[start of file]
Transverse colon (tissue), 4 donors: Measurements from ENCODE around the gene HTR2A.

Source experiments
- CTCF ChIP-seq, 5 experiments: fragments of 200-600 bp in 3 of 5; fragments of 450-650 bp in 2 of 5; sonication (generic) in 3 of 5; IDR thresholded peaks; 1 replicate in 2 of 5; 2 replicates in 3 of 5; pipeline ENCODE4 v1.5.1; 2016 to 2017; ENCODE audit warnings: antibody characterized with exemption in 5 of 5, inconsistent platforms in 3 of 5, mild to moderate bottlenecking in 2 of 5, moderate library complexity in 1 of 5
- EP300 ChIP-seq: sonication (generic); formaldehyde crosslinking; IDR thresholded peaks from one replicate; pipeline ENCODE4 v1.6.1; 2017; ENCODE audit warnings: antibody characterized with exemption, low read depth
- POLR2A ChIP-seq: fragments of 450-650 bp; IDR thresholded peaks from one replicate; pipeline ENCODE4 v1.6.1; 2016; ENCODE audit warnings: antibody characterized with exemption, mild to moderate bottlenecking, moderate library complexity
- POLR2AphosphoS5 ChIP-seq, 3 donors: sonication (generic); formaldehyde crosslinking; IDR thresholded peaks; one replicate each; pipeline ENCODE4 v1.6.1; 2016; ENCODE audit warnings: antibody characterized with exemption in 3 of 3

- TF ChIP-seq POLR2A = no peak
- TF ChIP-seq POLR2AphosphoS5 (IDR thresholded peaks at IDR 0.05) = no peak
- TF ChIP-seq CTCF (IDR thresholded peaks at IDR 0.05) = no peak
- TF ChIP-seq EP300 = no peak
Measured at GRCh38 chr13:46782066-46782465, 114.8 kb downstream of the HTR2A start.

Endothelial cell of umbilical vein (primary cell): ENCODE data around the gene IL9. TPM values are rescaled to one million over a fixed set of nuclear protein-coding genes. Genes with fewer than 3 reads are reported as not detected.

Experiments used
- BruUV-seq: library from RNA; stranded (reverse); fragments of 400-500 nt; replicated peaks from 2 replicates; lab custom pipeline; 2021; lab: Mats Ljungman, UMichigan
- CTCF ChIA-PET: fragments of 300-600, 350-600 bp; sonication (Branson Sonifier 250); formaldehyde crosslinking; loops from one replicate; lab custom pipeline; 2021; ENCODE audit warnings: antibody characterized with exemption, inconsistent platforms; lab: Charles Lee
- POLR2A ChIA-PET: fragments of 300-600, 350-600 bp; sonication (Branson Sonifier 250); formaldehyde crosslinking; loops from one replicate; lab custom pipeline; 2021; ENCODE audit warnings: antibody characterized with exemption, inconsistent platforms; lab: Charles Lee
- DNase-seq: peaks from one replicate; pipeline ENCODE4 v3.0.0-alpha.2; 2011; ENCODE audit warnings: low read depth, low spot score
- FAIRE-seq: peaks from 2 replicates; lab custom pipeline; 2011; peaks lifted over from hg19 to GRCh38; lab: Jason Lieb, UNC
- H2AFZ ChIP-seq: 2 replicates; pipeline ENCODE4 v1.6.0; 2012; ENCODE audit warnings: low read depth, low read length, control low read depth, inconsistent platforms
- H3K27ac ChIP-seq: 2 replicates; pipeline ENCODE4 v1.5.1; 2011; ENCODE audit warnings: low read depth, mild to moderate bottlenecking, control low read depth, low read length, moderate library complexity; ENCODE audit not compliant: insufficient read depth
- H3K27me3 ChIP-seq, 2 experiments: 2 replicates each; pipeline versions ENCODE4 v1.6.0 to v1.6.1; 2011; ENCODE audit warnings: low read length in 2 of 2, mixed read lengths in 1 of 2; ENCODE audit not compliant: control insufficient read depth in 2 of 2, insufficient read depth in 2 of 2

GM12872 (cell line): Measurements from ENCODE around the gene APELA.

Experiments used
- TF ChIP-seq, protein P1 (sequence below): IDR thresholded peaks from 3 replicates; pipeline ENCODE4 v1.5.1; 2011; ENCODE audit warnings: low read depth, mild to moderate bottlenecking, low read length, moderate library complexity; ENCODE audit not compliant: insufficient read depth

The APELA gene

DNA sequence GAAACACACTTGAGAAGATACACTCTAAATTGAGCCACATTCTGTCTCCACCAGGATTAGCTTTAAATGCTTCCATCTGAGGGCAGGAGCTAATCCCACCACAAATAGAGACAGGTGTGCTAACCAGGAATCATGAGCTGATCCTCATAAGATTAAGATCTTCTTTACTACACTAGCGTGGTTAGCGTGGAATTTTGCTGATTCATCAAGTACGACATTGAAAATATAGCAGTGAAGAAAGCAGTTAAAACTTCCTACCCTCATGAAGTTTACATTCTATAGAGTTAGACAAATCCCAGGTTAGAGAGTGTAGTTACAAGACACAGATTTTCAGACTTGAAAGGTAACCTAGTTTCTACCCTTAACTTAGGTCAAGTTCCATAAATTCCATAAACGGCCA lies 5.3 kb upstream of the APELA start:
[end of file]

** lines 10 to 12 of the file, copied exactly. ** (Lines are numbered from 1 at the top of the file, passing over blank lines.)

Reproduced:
- TF ChIP-seq EP300 = no peak
Measured at GRCh38 chr13:46782066-46782465, 114.8 kb downstream of the HTR2A start.

Endothelial cell of umbilical vein (primary cell): ENCODE data around the gene IL9. TPM values are rescaled to one million over a fixed set of nuclear protein-coding genes. Genes with fewer than 3 reads are reported as not detected.